The African Cities Reader is a journal-like platform where Africans tell their own stories, draw their own maps and represent their own spatial topographies as our cities continue to evolve and adapt at the interstice of difference, complexity, opportunism, and irony. The intervention is premised on the fact that the cultural, livelihood, religious, stylistic, commercial, familial, knowledge producing and navigational capacities of African urbanites are typically overlooked, unappreciated and undervalued. The aim of the African Cities Reader is to bring their stories and practices to the fore through a variety of genres and experiments in criticality.
The third African Cities Reader will explore the unholy trinity of land, property and value-the life force of cities everywhere – especially in an era of late modernity marked by a speculative impulse that takes on a spectral character as it instigates adventures of city imagineering, deal-making, and symbolic reinvestment. The material effects of which is often displacement, violence, day light robbery and night time seduction. This incessant (re)making of the African city is a game that leaves few untouched or unmoved.
As too many demands are placed on too few infrastructural endowments, land and living space come at a premium. Ingrained differential standards of what constitutes “acceptable” or “adequate” levels of consumption create a grotesque reflection of class and other markers of hierarchy in the built landscape. And in the absence of widespread formal and regular sources of income, most city dwellers are forced to hedge every shred of connection, cunning, positioning and affiliation to retain a foothold or expand their room for manoeuvre. The third instalment of the African Cities Reader will bring these constitutive dynamics to life.
Specifically, we are looking for imaginative reflections on the recent phenomenon of investment in urban utopias for the global middle-class unmoored from the messy realities of emergent urbanisms. In fact, the investment, construction, marketing and governance dynamics of these experiments reflect a fascinating geography of rapidly changing geo-economics in an increasingly multi-polar world. At the other end of the spectrum, we are also curious about the enduring traces of autonomous artist colonies or spaces; often modest material interventions but with powerful symbolic effects. Asef Bayat draws our attention to what he calls “the quiet encroachment of the ordinary” – survival practices of urban majorities that involve the relentless occupation of resources at the expense of elites to simply get by, but which add up to a redefinition of land-use, settlement patterns and resource flows in the city. (Bayat, A. (2000) ‘Social Movements, Activism and Social Development in the Middle East’, Civil Society and Social Movements Programme Paper, Geneva: UNRISD). Stories, theorisations and illustrations that flesh out this proposition are invited.
Furthermore, the new and emerging forces of power and investment cannot but imprint themselves on the urban fabric. Their power and status demands a built manifestation. So, we are curious to better understand the changing visual landscapes and cultures as religious, commercial, ethnic, security and other forces announce their power and intentions. How might these symbolic economies be redeployed and ridiculed as ordinary people move in and out of their intentions of place-making?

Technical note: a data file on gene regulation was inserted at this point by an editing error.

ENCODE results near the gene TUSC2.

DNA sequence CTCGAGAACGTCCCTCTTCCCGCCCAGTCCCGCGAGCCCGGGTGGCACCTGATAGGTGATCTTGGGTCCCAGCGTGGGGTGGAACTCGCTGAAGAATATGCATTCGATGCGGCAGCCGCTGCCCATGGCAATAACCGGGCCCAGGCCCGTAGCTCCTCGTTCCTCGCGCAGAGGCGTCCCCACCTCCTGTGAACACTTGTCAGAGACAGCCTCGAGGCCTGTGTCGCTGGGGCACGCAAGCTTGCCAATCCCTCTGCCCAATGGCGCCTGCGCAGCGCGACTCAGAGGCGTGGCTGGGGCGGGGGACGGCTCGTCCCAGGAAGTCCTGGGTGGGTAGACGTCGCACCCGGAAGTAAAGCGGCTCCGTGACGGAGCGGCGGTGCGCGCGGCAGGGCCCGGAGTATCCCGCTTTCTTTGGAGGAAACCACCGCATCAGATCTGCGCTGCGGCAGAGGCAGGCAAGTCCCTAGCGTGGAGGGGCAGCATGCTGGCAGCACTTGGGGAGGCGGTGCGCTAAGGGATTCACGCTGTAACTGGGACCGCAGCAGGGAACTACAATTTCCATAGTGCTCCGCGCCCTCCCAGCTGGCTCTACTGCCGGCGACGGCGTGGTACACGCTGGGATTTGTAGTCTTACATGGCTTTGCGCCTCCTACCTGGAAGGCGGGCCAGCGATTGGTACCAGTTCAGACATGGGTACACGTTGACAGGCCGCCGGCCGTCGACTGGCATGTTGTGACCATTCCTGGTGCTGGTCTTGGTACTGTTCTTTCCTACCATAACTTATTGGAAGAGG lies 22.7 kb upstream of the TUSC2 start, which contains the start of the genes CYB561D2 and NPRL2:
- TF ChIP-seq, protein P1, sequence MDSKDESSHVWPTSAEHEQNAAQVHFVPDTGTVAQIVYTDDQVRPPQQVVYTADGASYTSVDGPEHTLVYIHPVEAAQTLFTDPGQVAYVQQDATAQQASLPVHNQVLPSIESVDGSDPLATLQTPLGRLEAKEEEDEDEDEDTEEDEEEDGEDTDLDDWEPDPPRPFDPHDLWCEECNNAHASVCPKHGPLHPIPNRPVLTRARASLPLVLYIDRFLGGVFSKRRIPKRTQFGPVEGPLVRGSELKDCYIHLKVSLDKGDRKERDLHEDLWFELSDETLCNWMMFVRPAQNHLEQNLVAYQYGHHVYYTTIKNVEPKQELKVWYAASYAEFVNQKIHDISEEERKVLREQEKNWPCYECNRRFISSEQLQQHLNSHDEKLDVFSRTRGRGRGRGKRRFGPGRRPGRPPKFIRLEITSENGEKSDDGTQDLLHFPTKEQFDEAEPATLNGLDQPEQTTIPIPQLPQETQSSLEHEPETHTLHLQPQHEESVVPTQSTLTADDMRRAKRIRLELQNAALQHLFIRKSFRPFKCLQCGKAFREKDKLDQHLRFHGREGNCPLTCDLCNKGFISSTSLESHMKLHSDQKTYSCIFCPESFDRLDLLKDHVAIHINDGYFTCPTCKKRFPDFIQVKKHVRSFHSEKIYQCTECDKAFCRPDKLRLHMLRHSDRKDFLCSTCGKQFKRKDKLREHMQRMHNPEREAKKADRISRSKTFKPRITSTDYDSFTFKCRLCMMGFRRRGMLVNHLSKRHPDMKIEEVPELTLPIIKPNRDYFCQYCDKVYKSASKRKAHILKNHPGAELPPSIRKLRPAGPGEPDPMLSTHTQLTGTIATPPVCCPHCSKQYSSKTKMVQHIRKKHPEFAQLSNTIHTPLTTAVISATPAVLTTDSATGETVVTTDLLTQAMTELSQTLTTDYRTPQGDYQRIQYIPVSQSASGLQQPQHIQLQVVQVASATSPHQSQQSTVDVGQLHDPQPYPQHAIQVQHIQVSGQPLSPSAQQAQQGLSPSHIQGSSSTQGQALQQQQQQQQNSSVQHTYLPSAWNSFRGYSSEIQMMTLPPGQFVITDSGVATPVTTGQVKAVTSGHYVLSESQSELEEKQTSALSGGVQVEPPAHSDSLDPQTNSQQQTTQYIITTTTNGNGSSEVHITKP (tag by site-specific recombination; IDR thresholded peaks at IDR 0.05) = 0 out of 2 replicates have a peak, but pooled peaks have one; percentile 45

Developmentalist discources on tenure security as a gateway to urban citizenship has been part of the mainstream for at least three decades. What has this resulted in? Why is there still such an abiding optimism about the magical powers of title and tenure security? Where might these discourses go to next? How can they possibly make sense of the vast peri-urban dynamics that now dominate the lived reality of most African cities?
Finally, since African cities and towns (including new ones) will have to accommodate at least another four hundred million people over the next two decades, what is the future of land, property and value? What alternative imaginaries are available to us to think about the bare fact of co-existence, being, and home? Is there even a horizon to be thought or imagined? What might the hue of that horizon be?
In keeping with previous manifestations, the third African Cities Reader remains open to multiple genres (literature, philosophy, faction, reportage, ethnographic narrative, etc.), forms of representation (text, image, sound and possibly performance), and points of view. The African Cities Reader insists on embodying the rich pluralism, cosmopolitanism and diversity of emergent urbanisms across Africa. Thus, the Reader invites and undertake to commission writing and art by practitioners, academics, activists and artists from diverse fields across Africa in all of her expansiveness.
Submissions will be accepted until Wednesday, 31st August 2012, and should be submitted electronically in Word format and low-res jpg to the email address below. Submissions may vary in subject matter and will be assessed on their relevance to theme. All work should accompany a short abstract, biography and relevant contact details.
For further information contact:
Liepollo Rantekoa: firstname.lastname@example.org